Bailing borrowers out of trouble not government’s job

By Freedom New Mexico

You just knew this was coming, given the Pavlovian way politicians react to headlines. The push is officially on for a legislative response to the subprime mortgage mess, led by a couple of congressman from Colorado.

In the first of what undoubtedly will be a wave of bills aimed at pandering to an emerging political constituency — the legions of Americans who are in over their heads — Reps. Ed Perlmutter and Mark Udall earlier this month won quick approval of a bill that will permit the Federal Housing Administration to guarantee the loans of borrowers who took the subprime plunge, only to get in trouble when the low introductory rates went up.

That’s tens of thousands, maybe hundreds of thousands, of people. And the potential exposure this will mean for taxpayers, who are themselves the guarantors of FHA’s “guarantees,” is huge.

As unfortunate as the present wave of foreclosures is, we think it would be wrong — and could drag taxpayers into an S&L-like quagmire — for government to intervene on behalf of subprime borrowers. These folks took a risk, by assuming larger mortgages than they could handle, based on the assumption that 1) the value of their home would continue to steeply appreciate, and 2) they would figure out how to pay the higher mortgages later. Most did so with eyes wide open. They succumbed to temptation and made a big mistake.

To turn these people into a new victim class ignores the role personal responsibility must play in a free society. It treats people like stupid children. And it exposes taxpayers (many of whom showed more restraint) to potentially huge liabilities.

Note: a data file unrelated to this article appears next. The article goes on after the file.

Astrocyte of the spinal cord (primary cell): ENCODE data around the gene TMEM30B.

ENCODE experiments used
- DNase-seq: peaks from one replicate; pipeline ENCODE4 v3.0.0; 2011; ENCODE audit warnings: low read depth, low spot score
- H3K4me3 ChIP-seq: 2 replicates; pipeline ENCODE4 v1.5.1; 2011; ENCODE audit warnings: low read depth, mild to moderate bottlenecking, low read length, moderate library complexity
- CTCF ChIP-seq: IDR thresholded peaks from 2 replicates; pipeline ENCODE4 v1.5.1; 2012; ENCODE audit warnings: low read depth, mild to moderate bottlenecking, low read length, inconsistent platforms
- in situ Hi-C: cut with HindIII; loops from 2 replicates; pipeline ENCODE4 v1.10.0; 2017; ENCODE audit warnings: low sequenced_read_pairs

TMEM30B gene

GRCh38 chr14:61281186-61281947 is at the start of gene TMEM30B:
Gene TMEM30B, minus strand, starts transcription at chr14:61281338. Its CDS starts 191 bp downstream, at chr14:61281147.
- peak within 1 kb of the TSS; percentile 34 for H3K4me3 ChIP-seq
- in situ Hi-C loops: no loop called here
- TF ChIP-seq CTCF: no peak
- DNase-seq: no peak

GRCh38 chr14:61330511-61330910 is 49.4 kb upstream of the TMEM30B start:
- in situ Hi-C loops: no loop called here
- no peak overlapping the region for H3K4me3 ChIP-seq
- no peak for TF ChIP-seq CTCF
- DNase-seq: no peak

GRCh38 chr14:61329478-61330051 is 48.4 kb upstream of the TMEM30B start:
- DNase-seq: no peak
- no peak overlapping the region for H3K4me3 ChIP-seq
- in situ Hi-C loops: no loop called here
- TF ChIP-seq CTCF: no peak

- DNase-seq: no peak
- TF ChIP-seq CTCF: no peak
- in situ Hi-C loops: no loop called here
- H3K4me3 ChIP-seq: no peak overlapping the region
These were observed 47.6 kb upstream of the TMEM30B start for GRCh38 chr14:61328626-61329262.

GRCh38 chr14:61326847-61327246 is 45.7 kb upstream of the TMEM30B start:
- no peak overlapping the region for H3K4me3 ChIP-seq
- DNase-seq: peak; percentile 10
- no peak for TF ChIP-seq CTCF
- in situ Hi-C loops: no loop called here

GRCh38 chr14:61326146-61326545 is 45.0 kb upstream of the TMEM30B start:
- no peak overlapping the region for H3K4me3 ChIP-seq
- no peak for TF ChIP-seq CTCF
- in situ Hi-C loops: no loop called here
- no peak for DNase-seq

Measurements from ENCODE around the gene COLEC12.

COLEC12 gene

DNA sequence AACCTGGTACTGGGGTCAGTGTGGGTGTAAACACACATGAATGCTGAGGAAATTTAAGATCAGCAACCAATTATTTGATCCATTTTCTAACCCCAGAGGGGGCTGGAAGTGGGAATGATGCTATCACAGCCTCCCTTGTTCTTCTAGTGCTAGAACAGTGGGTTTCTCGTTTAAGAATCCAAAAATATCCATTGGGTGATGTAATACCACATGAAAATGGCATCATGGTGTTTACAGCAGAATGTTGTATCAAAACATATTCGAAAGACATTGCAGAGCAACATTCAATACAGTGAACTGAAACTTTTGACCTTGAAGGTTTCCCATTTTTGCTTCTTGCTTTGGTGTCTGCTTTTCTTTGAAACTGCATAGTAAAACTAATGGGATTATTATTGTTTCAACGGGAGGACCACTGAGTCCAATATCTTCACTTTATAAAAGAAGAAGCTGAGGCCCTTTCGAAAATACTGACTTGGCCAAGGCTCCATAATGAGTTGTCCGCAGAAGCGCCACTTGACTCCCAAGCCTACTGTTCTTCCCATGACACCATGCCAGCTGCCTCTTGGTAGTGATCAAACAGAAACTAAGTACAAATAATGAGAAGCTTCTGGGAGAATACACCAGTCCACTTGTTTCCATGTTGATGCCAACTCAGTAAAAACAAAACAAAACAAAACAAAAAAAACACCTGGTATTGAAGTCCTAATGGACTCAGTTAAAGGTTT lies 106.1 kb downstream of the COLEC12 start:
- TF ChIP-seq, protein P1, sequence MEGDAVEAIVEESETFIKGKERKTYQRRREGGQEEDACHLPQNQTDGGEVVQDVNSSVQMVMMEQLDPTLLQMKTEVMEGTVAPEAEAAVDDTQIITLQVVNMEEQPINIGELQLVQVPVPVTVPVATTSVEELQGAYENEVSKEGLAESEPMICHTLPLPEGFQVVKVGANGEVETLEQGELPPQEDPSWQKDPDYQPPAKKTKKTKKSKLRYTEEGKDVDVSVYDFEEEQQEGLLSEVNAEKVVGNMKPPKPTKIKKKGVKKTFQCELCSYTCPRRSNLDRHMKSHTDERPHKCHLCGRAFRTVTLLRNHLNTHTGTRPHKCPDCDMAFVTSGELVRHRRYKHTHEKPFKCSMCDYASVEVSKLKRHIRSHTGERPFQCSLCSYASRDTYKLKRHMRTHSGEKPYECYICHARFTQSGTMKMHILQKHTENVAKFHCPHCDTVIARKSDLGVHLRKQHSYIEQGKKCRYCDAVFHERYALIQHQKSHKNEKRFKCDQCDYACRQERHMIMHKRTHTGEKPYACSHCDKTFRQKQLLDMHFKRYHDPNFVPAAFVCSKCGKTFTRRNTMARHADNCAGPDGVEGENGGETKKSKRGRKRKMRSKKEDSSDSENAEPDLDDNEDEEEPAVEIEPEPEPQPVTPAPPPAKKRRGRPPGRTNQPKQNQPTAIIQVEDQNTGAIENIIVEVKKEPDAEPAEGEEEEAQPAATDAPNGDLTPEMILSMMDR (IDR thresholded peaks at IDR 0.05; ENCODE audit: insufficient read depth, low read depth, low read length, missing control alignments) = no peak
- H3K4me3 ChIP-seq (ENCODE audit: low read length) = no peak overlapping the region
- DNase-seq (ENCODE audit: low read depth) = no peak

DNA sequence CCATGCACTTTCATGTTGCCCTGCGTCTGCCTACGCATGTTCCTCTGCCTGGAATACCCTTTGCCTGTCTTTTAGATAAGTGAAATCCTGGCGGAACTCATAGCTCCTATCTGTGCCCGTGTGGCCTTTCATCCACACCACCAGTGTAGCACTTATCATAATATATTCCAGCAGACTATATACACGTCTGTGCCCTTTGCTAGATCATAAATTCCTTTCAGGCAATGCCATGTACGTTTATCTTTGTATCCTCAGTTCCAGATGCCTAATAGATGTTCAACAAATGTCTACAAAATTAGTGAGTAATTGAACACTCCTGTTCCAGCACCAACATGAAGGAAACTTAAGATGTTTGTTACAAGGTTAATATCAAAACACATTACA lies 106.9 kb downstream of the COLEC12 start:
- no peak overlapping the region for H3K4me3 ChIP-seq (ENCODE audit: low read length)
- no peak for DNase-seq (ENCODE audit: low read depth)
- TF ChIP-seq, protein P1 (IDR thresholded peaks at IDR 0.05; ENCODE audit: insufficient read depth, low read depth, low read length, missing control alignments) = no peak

“I know that people have been attracted to subprime mortgages but they have a lot of fine print,” said Udall, a Democrat. He says he was inspired to author the bill after an airline employee asked him for help. Instead of simply referring the person to a financial adviser, Udall decided to also help every subprime borrower in the land. What generosity — with other people’s money.

Other congressional bailout plans are even more stupid. One bill would allow homeowners to “tack on the delinquent payments onto the end of a loan, keeping the monthly payment the same but extending the term of the loan by a year or two,” according to one report. A year or two or three or four, perhaps, if enough delinquent payments pile up.

New York Sen. Charles Schumer wants to give $300 million to as yet un-named “nonprofits,” which will “advise families on how to refinance or renegotiate their mortgages.”

But a lack of money in the borrower’s bank account, not a lack of advice, is the problem. If Schumer is willing to spent $300 million on doling out advice, just imagine how much he’s willing to spend on the bailout.

The slippery slope potential is huge.

Is the government only going to intervene on behalf of at-risk borrowers, leaving those who have already been foreclosed-upon out in the cold? If such assistance is predicated on the idea that these people are all the hapless victims of unscrupulous lenders, aren’t the already-foreclosed-upon entitled to something, as well?

Will government aid be means tested, or also go to the couple earning $200,000 who bought a mansion during the boom times?

Couldn’t the creation of this new government safety net actually encourage delinquencies and defaults, once people know Uncle Sam will help them out of the jam? And what unfortunate new precedent might we be setting?

Will the government next come to the aid of those who get in over their heads with credit cards?

The wave of foreclosures is set to crest in the next 12 to 18 months — coinciding with the most heated stretch of the campaign season. Thus, politicians from both parties will be trying to outbid each other in a pander for the “foreclosure vote.” It has all the makings of the proverbial perfect storm, from the taxpayers’ point of view.

Unless we all raise a voice of protest, we’ll be manning the bucket brigade in the next great bailout.